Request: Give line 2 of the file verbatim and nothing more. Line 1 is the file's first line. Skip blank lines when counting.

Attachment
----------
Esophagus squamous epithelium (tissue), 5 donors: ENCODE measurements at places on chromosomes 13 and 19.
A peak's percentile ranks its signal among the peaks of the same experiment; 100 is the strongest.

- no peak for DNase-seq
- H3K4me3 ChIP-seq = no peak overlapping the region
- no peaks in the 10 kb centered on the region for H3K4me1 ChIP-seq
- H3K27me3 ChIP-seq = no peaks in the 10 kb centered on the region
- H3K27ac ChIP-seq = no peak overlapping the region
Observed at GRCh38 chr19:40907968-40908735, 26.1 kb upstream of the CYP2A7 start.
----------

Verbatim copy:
A peak's percentile ranks its signal among the peaks of the same experiment; 100 is the strongest.